Purpose: To determine the influence of vitreomacular adhesion (VMA) on treatment outcomes in patients with neovascular age-related macular degeneration who were treated with anti-vascular endothelial growth factor agents using a treat and extend treatment regimen. Methods: A retrospective consecutive case series of 204 eyes from 181 patients with a minimum of 1 year of follow-up at Wills Eye Hospital Retina Service. Vitreomacular interface characteristics were determined by spectral domain optical coherence tomography. One hundred and fifty-three eyes (75%) had no signs of VMA (non-VMA), and 51 (25%) had VMA. Results: Baseline mean visual acuity was 20/133 with a mean central retinal thickness of 350.5 m in the non-VMA group and was 20/145 with 371.8 m in the VMA group. Mean visual acuity in the non-VMA group was 20/83 and 20/64 at Years 1 and 2, respectively (P < 0.01 to baseline). Mean visual acuity in the VMA group was 20/81 and 20/85 at Years 1 and 2, respectively (P < 0.01 to baseline). The central retinal thickness was 289.71 m and 267 m at Years 1 and 2, respectively (P < 0.01 to baseline) in the non-VMA group and was 305.3 m and 289.24 m (P < 0.01 to baseline) in the VMA group. The mean total number of injections at Year 1 for non-VMA was 7.4 compared with 8.4 in VMA (P 0.001) and 5.5 versus 6.7 for the 2 groups in Year 2 (P 0.027). The mean longest extension at Year 1 was 11.8 weeks compared with 10.1 week (P 0.005) and for Year 2 was 14.1 weeks compared with 12 weeks (P 0.041). Conclusion: The vitreomacular interface seems to have a significant influence on anti-vascular endothelial growth factor treatment intervals but not visual acuity or exudative control outcomes. Eyes with VMA on spectral domain optical coherence tomography at baseline may require more intensive treatment with decreased ability to extend treatment intervals.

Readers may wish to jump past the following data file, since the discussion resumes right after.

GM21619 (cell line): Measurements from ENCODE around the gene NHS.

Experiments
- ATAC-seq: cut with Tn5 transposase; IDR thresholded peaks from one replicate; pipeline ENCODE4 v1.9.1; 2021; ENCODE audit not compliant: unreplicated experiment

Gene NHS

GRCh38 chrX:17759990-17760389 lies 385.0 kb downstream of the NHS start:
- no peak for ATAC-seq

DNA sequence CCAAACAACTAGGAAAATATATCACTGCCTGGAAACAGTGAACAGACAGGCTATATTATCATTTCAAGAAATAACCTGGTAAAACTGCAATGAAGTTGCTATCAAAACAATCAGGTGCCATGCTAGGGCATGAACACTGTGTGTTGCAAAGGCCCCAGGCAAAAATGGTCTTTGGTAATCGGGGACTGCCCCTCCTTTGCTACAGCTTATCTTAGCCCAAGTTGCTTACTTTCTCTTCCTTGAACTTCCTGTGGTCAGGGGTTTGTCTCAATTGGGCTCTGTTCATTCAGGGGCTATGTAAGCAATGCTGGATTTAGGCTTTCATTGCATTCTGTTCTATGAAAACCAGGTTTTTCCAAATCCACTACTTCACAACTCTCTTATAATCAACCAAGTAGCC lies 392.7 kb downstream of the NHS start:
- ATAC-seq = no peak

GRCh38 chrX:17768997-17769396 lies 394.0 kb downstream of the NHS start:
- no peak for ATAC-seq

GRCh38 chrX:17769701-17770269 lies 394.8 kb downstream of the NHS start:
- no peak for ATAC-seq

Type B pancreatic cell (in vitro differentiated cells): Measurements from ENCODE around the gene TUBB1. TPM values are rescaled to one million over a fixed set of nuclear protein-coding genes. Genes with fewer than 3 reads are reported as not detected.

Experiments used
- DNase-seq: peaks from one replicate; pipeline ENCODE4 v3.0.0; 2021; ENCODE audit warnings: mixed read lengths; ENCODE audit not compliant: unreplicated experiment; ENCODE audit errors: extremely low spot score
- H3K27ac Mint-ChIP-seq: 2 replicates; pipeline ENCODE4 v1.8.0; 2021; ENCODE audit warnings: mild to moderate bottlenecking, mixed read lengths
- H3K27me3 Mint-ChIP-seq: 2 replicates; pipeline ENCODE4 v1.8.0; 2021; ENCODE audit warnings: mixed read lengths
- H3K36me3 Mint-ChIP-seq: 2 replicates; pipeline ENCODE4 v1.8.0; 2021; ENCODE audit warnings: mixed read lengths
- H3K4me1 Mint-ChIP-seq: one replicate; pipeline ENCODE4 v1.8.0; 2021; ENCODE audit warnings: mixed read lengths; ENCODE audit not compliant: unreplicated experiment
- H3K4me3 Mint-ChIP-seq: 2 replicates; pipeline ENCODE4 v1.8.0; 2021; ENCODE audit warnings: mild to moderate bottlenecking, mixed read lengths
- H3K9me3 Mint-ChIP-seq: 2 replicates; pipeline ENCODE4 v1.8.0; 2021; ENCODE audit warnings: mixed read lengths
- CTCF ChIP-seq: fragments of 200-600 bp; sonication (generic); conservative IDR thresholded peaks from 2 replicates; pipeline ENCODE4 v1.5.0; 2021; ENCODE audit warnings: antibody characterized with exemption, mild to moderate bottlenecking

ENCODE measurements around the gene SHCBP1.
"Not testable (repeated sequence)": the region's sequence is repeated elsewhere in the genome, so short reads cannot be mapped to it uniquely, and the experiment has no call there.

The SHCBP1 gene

- neovascular AMD
- vitreomacular adhesion